Grizzlies join push to support bullied TN boy

KNOXVILLE, TN (WMC) - A young boy's plea to stop his bullies from hurting people has captured hearts all across America.

The video of Keaton, a boy from Tennessee, sobbing and saying "it's not OK," after being bullied at school has garnered the attention of countless celebrities after the video went viral on Twitter.

Memphis Grizzlies joined the list of groups reaching out to Keaton.

"I just wanted to let him know that he's not alone," Grizzlies guard Chandler Parsons said.

"Kids are going to crack jokes. Kids [are] going to do what they do. At the end of the day, people love you," Grizzlies guard Mario Chalmers said. "People support you; we are always here for you."

The team officially invited Keaton to a game at FedExForum, but the details have not been ironed out just yet.

"He's such a powerful, brave kid that kind of touched a lot of people across the world, so hopefully we can continue to spread his word. He knows we have his back," Parsons said.

Keaton's story has been shared millions of times, but not all of the attention is positive.

Some people, like MMA fighter Joe Schilling, accuse Keaton's mom of publicizing her son in an effort to extort money.

In a now-deleted Instagram post, Schilling said he invited Keaton to a big show in California, but Keaton's mother instead told him they wanted him to donate to her GoFundMe account.

Schilling also made another Instagram post encouraging his fans to donate to an anti-bullying organization.

Other people have posted screenshots from Keaton's mother's social media sites that show her posting racially charged images.

Still, Keaton's story is being talked about all across the country, and others say the campaign is only about Keaton, not his mom.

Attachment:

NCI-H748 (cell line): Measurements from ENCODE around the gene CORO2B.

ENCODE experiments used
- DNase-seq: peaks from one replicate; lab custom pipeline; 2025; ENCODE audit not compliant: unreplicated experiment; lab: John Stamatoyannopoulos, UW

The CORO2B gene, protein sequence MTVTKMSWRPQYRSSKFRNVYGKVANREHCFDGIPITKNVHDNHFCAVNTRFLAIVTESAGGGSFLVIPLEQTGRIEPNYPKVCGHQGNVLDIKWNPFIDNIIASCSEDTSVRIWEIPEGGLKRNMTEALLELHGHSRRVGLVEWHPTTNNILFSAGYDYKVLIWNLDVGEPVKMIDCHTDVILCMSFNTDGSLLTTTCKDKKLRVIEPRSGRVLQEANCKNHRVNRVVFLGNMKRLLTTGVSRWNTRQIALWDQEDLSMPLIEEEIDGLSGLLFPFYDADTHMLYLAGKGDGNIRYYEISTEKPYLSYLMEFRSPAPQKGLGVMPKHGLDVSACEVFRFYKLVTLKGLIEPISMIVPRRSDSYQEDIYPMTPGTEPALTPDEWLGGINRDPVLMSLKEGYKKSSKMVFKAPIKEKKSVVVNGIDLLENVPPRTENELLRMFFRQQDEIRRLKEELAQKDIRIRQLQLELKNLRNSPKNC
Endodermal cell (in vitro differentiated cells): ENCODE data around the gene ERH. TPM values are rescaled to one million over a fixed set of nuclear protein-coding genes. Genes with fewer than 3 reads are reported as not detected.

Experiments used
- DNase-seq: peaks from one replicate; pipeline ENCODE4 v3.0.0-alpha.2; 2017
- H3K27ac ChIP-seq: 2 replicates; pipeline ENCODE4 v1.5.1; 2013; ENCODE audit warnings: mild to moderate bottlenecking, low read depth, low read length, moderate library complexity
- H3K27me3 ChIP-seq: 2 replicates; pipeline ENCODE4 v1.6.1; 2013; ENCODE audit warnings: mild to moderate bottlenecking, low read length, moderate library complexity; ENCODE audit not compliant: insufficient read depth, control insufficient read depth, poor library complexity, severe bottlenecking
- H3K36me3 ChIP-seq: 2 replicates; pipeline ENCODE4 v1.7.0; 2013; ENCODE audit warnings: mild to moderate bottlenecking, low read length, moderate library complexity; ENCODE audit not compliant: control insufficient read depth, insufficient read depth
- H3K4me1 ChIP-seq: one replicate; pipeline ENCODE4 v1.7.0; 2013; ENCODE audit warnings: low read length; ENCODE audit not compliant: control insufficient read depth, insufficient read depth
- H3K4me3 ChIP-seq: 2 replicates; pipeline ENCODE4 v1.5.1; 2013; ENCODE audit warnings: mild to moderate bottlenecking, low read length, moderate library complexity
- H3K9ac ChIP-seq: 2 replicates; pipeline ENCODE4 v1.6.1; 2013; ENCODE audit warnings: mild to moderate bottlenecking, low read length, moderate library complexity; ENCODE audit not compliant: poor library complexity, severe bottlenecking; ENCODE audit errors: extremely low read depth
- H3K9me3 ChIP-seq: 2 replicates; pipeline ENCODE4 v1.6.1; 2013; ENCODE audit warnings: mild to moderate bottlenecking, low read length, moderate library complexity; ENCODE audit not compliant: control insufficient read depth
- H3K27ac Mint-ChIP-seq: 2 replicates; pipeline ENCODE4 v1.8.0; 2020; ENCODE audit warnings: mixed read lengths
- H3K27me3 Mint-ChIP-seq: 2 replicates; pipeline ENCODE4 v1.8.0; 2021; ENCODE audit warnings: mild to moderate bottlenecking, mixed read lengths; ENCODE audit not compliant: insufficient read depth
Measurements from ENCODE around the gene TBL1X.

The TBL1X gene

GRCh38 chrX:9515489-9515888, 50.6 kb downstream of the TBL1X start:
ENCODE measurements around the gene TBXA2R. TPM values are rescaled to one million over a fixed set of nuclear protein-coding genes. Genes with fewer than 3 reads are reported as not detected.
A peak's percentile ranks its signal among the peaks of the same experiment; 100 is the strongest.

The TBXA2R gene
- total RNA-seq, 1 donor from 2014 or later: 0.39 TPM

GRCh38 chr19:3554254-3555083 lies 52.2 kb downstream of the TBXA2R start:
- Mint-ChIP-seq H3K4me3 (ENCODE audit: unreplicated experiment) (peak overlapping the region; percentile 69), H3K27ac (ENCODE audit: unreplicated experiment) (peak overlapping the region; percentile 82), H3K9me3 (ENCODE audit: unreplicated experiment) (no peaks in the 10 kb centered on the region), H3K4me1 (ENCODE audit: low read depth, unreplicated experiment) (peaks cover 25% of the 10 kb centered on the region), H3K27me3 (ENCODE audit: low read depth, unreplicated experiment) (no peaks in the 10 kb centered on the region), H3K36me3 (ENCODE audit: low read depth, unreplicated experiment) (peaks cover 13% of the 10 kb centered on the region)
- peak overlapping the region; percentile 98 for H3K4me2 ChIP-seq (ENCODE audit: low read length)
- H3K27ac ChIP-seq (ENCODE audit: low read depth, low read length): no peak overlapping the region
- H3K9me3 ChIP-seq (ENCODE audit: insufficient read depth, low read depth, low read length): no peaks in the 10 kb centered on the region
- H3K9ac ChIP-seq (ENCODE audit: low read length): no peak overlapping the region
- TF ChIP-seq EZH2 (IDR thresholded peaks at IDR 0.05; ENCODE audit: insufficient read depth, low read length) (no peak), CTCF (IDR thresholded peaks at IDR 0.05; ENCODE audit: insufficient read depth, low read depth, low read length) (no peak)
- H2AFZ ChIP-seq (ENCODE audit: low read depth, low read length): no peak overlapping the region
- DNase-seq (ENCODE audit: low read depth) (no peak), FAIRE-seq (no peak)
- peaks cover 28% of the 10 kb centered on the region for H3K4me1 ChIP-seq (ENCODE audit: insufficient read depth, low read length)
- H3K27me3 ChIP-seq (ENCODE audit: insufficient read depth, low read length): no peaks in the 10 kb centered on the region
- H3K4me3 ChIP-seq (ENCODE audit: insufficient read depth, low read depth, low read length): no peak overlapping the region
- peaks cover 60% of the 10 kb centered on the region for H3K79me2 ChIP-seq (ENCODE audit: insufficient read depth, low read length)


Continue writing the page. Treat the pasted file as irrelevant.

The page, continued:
It started when University of Tennessee quarterback Jarrett Guarantano met up with Keaton to brighten his day:

Keaton has since been invited to countless events, including the Avengers: Infinity War premiere:

At the UFC Headquarters:

A visit to ESPN:

Cleveland Cavaliers guard JR Smith even invited Keaton to watch his team play the Grizzlies in Memphis:

That move is something the Grizzlies themselves are working on:

Meanwhile, Keaton said he's been surprised by the outpouring of support in response to the video.

Keaton said he knows he's different, and he's the new kid at his middle school. He said he never thought the video would be seen by so many people.

"It makes me feel good that I'm making a difference all around the world, give them a voice they might not have to speak out about it and explain how it's not right to bully," Keaton said.

The Union County Board of Education issued a statement Monday in response to the video, reading in part, "We do not and will not tolerate bullying and have a policy in place that addresses conduct."

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